I tried to learn OOP separate to Android and they kept talking about houses, cars and dogs. I didn't really have a clue. It was only last May when I created an app for my local football club did I really need it as I had to sort a fixture Object by a date (stored as a Long.) I had a crash course in OOP and solved my problem. After this I realised I was using Objects in all of the apps I was creating and had been working with them all along. I'm by no means an expert in OOP but I've learned by the just in time method. If I need something I'll only learn it when I need it.

I know nothing about Dependency Injection, Factory, Entity, DAO and Spring as I've never had a need for them. I have needed Sqlite, Firebase, Json ect to make apps work in the past. If I need any of the above then I'll learn them.

I keep thinking to myself I must learn Kotlin at some stage but I can get apps working perfectly fine using Java alone. While I've had a play around with the language, I've no need for it at present and I'm comfortable using Java. In fact the last 2 things I've needed (Tensorflow and Arcore) have their documentation in Java. Java is by no means dead despite what others will tell you.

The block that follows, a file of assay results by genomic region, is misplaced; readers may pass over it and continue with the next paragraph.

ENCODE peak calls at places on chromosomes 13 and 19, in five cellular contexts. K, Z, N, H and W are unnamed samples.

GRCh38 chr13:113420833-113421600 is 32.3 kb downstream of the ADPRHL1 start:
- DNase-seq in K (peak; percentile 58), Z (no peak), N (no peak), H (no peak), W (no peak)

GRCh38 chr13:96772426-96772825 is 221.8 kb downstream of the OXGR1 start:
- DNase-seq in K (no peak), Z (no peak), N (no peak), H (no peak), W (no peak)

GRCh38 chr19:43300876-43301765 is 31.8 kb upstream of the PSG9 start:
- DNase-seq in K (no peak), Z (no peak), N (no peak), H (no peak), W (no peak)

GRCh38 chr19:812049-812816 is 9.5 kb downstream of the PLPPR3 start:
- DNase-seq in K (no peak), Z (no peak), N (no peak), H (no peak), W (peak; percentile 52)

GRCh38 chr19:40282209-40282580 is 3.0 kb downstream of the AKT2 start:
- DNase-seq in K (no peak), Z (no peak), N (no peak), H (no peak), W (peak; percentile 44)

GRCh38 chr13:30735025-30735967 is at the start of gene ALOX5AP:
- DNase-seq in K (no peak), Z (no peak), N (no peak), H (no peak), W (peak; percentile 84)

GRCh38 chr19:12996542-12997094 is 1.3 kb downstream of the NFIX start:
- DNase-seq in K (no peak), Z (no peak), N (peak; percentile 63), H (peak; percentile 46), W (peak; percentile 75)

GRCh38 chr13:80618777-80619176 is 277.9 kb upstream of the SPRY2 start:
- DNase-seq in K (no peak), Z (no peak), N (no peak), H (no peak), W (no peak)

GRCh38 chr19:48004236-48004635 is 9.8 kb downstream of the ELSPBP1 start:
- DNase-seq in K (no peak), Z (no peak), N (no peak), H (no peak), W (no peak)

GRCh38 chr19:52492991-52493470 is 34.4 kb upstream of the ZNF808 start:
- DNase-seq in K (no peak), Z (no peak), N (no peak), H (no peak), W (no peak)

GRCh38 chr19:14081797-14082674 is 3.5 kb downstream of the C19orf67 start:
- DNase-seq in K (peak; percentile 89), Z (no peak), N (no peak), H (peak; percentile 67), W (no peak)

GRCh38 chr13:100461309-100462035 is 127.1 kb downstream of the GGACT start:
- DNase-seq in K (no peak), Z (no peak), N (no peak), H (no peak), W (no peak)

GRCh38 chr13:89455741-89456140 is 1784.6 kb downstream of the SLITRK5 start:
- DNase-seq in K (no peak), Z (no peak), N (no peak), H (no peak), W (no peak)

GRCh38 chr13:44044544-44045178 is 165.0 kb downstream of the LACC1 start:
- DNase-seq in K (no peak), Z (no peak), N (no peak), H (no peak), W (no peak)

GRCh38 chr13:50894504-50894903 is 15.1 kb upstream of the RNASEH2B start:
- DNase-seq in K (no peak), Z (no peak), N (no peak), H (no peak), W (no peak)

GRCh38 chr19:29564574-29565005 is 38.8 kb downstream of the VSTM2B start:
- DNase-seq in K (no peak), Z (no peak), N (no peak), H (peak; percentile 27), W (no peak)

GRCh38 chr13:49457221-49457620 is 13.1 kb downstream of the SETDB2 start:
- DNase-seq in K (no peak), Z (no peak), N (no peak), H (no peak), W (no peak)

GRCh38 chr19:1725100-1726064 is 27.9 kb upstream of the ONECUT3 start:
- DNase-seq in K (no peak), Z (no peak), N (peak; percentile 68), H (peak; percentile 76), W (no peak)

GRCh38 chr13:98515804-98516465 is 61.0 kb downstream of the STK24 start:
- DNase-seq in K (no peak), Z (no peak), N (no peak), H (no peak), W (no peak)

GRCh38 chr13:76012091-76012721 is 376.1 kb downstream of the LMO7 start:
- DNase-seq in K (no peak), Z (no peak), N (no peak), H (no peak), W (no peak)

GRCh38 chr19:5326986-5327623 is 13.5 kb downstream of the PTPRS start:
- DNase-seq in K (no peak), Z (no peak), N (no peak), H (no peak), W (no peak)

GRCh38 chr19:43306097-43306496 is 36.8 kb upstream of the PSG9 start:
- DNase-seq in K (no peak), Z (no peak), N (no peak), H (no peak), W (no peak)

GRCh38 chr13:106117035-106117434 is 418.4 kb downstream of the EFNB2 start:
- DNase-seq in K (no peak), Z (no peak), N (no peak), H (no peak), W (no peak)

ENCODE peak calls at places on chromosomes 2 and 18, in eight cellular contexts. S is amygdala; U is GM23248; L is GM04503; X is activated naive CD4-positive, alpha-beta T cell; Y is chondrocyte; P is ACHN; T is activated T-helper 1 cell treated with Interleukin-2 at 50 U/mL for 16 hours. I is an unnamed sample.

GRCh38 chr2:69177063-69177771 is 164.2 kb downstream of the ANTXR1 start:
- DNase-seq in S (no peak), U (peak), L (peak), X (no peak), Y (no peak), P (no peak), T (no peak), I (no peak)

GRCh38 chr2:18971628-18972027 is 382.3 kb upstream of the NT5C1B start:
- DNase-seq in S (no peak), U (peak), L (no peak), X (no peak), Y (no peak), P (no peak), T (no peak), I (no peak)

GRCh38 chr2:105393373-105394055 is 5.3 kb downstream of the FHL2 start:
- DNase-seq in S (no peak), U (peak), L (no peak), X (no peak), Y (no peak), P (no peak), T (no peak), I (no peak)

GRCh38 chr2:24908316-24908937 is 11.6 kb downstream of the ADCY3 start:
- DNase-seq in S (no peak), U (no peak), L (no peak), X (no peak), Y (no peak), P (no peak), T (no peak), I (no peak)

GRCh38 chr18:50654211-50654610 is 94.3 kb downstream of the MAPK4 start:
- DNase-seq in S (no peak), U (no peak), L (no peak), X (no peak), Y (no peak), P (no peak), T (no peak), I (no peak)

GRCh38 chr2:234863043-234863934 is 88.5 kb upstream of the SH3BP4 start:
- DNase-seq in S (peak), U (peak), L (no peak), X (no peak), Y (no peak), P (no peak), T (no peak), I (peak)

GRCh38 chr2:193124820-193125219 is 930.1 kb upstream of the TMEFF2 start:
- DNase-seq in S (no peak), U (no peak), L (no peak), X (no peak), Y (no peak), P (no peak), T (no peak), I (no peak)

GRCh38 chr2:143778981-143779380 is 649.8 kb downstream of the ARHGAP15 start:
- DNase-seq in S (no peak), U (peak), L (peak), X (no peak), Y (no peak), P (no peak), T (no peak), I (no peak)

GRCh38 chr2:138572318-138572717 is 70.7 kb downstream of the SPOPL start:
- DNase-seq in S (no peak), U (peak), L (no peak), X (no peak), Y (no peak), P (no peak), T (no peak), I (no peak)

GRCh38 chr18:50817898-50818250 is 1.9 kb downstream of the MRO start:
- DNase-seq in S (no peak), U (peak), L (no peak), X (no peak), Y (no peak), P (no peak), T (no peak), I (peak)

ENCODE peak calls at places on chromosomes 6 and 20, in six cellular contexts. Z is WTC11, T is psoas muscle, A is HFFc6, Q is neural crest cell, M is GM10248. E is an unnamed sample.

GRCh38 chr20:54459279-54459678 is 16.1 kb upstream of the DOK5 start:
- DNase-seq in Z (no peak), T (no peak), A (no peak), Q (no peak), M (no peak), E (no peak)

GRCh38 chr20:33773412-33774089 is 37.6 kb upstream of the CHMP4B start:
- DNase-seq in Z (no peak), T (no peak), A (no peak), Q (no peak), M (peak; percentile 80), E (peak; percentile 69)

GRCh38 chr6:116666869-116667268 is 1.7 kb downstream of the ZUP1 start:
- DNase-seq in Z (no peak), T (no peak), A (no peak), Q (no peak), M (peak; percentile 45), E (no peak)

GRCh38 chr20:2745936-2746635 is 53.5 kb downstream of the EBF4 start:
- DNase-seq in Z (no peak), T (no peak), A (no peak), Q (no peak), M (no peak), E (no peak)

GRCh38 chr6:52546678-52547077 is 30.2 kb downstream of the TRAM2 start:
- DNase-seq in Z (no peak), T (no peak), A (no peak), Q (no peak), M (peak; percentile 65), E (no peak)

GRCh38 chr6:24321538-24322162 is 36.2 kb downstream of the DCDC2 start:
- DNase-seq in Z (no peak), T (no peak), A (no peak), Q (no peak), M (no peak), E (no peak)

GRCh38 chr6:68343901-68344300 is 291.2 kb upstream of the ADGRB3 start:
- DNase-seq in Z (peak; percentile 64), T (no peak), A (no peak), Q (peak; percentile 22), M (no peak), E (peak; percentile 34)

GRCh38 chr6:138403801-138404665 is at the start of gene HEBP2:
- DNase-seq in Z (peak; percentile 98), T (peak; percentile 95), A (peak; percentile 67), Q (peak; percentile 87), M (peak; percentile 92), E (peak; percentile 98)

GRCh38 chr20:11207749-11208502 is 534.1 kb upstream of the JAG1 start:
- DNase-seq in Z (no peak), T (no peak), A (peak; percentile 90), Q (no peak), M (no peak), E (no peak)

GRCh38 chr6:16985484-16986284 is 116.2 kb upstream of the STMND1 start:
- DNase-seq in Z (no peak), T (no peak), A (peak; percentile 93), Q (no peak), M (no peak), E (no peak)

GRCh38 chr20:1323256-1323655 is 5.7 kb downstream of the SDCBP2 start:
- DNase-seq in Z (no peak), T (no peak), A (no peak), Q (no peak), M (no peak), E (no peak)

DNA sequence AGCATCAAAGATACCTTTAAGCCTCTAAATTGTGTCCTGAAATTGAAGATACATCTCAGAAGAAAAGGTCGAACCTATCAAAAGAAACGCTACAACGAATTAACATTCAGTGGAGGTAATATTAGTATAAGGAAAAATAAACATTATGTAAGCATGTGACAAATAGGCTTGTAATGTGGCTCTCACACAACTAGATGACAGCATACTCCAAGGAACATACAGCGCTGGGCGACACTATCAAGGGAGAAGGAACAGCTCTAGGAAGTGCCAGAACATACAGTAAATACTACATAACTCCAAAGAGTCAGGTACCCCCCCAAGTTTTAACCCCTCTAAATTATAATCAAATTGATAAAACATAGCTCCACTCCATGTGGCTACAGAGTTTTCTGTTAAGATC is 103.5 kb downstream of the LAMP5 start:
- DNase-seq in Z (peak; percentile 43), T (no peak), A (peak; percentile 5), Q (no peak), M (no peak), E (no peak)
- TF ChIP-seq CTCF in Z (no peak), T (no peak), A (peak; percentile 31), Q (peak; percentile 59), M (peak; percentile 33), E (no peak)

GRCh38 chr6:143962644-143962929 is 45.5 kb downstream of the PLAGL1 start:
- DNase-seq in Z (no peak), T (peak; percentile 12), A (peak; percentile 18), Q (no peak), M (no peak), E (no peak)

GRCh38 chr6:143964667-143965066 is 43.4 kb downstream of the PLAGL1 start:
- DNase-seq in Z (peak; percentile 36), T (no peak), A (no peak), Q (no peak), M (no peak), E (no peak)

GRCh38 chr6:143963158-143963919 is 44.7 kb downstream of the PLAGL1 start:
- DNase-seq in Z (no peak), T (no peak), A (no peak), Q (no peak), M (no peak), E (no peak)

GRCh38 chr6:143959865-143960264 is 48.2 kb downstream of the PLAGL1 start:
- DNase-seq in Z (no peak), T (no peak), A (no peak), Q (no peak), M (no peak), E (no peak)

GlentoranMark15/02/2020 14:40

I tried to learn OOP separate to Android and they kept talking about …I tried to learn OOP separate to Android and they kept talking about houses, cars and dogs. I didn't really have a clue. It was only last May when I created an app for my local football club did I really need it as I had to sort a fixture Object by a date (stored as a Long.) I had a crash course in OOP and solved my problem. After this I realised I was using Objects in all of the apps I was creating and had been working with them all along. I'm by no means an expert in OOP but I've learned by the just in time method. If I need something I'll only learn it when I need it.I know nothing about Dependency Injection, Factory, Entity, DAO and Spring as I've never had a need for them. I have needed Sqlite, Firebase, Json ect to make apps work in the past. If I need any of the above then I'll learn them.I keep thinking to myself I must learn Kotlin at some stage but I can get apps working perfectly fine using Java alone. While I've had a play around with the language, I've no need for it at present and I'm comfortable using Java. In fact the last 2 things I've needed (Tensorflow and Arcore) have their documentation in Java. Java is by no means dead despite what others will tell you.